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Category: Employment

The analysis published under this category are as follows.

Economics

Thursday, May 14, 2015

See No Evil: What We Chose to Ignore in the April Jobs Report / Economics / Employment

By: Peter_Schiff

We live in an age where bad economic news is not only unwelcome, but it is routinely overlooked or excused. On the other hand, good news is spotted and trumpeted even when it doesn't exist. An ideal illustration of this dangerous tendency towards collective selectivity came last week when the markets and the media somehow turned an awful employment report into an ideal data set that confirmed all optimism and contained nothing but good news for investors. In truth, it was anything but.

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Economics

Saturday, April 04, 2015

U.S. Jobs Report Huge Miss, +126k Half Forecasts / Economics / Employment

By: Mike_Shedlock

Initial Reaction

For a huge change we see the existing pattern of a strong establishment survey but a poor household survey has been replaced by weakness all around.

Last month I stated "The household survey varies more widely, and the tendency is for one to catch up to the other, over time. The question, as always, is which way?"

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Economics

Saturday, March 07, 2015

U.S. Employment Trends - What Age Groups Get the Jobs? / Economics / Employment

By: Mike_Shedlock

One interesting fact in today's jobs report (see Diving Into the Payroll Report: Establishment +295K Jobs; Household +96K Employment, Labor Force -178K) was a drop in teenage unemployment of 1.7 percentage points while overall the unemployment rate fell by only 0.2 percentage points.

The only reason the overall rate fell was a plunge in labor force of 178,000. Household survey employment only rose by 96,000 vs. the establishment survey gain of an alleged +295,000.

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Economics

Sunday, February 22, 2015

Why the U.S. Workforce Still Shrinks as Job Growth Rises / Economics / Employment

By: EWI

A significant hint of economic softening is the slight decline in average hourly earnings in December. It came despite "a healthy 252,000 increase in jobs. Economists are struggling to explain the phenomenon," says the Associated Press. "I can't find a plausible empirical or theoretical explanation for why hourly wages would drop when for nine months we've been adding jobs at a robust pace," says a perplexed economist.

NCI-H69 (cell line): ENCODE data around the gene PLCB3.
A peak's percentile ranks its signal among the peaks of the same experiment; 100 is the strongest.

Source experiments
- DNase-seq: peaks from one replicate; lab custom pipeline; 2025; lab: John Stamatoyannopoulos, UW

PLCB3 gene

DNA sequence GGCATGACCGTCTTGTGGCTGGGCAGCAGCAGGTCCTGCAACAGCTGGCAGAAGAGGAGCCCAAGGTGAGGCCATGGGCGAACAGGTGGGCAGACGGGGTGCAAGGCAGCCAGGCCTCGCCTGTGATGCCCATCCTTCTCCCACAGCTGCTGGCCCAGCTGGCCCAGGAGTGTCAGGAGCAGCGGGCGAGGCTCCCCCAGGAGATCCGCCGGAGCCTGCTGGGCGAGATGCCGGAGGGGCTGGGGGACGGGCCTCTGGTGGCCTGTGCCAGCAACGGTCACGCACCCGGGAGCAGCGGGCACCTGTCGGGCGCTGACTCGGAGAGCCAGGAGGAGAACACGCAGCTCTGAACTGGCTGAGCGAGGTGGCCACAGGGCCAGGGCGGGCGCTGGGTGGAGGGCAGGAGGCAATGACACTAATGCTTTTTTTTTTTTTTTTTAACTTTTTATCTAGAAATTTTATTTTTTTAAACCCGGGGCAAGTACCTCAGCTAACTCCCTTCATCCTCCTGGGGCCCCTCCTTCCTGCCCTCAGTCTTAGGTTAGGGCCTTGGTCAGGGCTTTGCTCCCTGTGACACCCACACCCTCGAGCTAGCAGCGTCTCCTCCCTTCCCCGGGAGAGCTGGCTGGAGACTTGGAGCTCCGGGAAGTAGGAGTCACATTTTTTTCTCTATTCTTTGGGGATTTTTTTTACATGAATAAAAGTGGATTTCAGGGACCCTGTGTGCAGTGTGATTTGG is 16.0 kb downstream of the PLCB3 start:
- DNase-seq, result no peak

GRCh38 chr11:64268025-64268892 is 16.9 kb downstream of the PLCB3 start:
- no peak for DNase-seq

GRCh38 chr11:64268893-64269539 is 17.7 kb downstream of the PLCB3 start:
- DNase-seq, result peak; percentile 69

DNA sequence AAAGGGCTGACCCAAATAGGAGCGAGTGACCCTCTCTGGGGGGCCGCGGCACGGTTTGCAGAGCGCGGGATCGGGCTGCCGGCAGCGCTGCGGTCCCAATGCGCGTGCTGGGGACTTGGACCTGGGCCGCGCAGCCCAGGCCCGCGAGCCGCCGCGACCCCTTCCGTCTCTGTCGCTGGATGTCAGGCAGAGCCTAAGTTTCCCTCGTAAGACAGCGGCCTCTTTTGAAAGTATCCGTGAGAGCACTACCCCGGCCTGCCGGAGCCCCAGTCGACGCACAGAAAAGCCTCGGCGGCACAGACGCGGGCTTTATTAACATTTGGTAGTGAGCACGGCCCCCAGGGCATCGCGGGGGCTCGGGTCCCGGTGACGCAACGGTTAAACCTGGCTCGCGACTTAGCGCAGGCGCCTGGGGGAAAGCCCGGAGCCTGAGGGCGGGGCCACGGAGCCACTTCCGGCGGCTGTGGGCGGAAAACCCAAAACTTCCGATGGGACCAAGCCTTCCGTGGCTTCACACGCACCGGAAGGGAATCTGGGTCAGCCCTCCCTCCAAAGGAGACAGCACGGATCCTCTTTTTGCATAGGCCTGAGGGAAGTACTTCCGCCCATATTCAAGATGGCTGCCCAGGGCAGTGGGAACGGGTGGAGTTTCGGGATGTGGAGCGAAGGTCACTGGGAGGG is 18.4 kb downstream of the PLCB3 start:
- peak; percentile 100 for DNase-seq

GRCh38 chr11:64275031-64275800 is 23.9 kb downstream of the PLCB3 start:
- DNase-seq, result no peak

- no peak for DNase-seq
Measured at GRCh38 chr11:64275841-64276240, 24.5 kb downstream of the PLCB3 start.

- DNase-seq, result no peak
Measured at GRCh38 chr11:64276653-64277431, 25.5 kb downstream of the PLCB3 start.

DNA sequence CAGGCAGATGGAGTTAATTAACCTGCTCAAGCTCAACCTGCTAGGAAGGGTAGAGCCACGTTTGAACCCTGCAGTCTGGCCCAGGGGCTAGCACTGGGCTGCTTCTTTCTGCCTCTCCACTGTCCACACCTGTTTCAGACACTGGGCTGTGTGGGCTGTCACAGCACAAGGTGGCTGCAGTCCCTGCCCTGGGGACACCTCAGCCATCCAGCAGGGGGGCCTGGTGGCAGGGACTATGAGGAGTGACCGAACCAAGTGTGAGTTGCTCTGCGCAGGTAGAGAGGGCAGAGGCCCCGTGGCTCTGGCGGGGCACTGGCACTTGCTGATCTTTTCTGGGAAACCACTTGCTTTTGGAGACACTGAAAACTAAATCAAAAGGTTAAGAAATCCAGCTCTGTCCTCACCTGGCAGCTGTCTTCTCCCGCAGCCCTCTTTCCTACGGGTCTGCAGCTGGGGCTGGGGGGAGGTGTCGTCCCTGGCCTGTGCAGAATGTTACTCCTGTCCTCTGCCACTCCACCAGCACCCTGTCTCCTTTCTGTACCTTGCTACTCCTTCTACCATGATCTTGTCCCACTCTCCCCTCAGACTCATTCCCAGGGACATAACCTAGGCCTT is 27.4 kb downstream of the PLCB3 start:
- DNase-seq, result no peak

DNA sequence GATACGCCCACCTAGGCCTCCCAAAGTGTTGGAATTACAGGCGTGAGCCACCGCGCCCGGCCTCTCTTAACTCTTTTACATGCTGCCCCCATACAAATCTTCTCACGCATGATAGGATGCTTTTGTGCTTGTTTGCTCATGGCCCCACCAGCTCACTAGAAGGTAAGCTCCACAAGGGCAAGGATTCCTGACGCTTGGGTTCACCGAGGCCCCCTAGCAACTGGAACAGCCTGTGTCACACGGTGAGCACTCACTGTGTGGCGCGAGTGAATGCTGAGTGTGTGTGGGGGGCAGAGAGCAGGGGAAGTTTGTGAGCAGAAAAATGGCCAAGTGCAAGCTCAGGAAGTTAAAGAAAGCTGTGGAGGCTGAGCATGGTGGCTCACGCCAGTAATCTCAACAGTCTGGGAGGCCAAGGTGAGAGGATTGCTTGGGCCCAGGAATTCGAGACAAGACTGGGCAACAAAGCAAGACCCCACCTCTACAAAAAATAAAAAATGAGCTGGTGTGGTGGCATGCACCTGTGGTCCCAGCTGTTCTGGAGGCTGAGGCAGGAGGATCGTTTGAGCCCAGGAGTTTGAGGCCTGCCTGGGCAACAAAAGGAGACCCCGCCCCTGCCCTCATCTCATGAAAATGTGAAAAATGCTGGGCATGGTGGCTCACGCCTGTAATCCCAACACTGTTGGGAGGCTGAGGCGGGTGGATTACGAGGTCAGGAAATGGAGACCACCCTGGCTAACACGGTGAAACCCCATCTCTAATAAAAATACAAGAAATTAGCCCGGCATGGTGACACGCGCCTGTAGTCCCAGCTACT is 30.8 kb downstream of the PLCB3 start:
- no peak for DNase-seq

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Economics

Tuesday, November 11, 2014

Unemployment May Be Down, but Our Future Looks Like a Disaster / Economics / Employment

By: Money_Morning

Shah Gilani writes: Finally, things are better, right?

I’m talking about the Friday employment numbers, not the election.

Though they do have something in common. I’ll get to that.v

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Economics

Monday, November 10, 2014

The Biggest Threat to U.S. Jobs: “The Contestability Nightmare” / Economics / Employment

By: John_Mauldin

Today’s Outside the Box comes from Sam Rines of Chilton Capital Management in Houston, TX – a promising young economics contributor to The National Interest and a rising star who I met at Worth Wray’s wedding a few weeks ago.

Worth and Sam have developed quite the friendship over the past several months, but it didn’t take much convincing from Worth to get me to share Sam’s latest article with you. Sam’s work speaks for itself and I am VERY impressed by his insights on a wide range of economic issues – from the evolution of Fed policy and growing risk of a rising US dollar, to the long-awaited industrialization of India.

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Economics

Tuesday, October 21, 2014

The Fed’s New Labor-Market Measure / Economics / Employment

By: Frank_Shostak

Economists at the Federal Reserve have devised a new indicator, which they hold will enable US central bank policymakers to get better information regarding the state of the labor market. The metric is labeled as the Labor Market Conditions Index (LMCI).

Note that one of the key data points Fed policymakers are paying attention to is the labor market. The state of this market dictates the type of monetary policy that is going to be implemented.

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Economics

Thursday, August 28, 2014

Employers Aren’t Just Whining: The “Skills Gap” Is Real / Economics / Employment

By: John_Mauldin